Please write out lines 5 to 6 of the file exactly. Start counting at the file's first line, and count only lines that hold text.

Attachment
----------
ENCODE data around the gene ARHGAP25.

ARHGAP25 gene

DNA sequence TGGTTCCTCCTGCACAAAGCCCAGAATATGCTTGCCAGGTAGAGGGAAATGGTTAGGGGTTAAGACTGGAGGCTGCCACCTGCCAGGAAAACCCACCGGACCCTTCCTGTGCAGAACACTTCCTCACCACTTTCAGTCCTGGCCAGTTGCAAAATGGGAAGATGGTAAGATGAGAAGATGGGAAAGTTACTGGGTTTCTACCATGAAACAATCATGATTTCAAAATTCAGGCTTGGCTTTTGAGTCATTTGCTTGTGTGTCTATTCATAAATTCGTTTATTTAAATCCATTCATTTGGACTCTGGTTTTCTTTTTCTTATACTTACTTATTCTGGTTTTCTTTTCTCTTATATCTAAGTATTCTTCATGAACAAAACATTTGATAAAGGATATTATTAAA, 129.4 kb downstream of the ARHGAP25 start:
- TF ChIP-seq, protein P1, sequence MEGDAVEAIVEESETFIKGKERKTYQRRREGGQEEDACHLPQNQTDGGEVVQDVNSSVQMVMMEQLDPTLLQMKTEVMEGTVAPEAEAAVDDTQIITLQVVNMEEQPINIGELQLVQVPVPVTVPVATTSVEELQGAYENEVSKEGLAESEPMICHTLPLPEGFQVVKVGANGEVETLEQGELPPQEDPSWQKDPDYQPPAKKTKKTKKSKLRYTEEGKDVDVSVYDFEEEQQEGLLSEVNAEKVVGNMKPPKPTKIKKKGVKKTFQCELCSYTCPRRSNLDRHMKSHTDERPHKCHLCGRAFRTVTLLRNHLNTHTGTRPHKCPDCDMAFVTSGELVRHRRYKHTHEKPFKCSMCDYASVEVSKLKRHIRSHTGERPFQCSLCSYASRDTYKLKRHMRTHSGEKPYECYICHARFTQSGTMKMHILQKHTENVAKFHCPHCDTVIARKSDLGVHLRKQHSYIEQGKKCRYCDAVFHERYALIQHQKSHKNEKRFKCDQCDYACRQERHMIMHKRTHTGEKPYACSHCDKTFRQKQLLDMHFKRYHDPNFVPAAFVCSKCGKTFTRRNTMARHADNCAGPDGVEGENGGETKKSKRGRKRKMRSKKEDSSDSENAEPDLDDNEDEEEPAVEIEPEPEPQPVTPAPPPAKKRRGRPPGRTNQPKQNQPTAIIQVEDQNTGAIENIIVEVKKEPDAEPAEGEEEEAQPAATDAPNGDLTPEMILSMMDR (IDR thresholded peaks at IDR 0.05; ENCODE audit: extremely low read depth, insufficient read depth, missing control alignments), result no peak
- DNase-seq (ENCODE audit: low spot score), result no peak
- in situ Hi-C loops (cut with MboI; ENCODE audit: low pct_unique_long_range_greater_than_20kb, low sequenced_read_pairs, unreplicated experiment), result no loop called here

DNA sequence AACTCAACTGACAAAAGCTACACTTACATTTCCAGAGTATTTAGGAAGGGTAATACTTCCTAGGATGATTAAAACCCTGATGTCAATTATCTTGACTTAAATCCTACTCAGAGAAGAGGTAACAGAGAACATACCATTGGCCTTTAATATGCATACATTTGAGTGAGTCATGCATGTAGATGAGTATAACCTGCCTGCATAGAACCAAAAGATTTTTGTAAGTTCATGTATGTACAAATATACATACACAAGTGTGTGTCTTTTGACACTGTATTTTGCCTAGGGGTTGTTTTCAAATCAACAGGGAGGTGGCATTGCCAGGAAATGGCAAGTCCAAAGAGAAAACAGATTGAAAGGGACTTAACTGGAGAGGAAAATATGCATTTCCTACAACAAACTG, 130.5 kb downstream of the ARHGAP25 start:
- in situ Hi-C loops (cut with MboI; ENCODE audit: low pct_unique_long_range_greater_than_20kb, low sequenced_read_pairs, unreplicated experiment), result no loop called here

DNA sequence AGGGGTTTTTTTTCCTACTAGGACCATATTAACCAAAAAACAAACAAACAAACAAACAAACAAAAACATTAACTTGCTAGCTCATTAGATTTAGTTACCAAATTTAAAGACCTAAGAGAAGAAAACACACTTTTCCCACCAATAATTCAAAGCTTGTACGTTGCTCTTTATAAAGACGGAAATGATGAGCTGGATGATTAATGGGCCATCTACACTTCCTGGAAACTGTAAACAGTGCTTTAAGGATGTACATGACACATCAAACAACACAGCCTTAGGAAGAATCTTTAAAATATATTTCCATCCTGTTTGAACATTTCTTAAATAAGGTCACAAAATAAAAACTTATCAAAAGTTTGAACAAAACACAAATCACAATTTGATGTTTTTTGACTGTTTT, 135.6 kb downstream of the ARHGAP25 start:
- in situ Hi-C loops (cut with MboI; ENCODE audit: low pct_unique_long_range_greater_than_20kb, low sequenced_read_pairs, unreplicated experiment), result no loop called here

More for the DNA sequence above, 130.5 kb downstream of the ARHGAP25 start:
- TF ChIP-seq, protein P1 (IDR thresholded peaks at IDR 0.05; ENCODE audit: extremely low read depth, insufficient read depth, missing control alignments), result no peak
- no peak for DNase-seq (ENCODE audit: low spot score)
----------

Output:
- DNase-seq (ENCODE audit: low spot score), result no peak
- in situ Hi-C loops (cut with MboI; ENCODE audit: low pct_unique_long_range_greater_than_20kb, low sequenced_read_pairs, unreplicated experiment), result no loop called here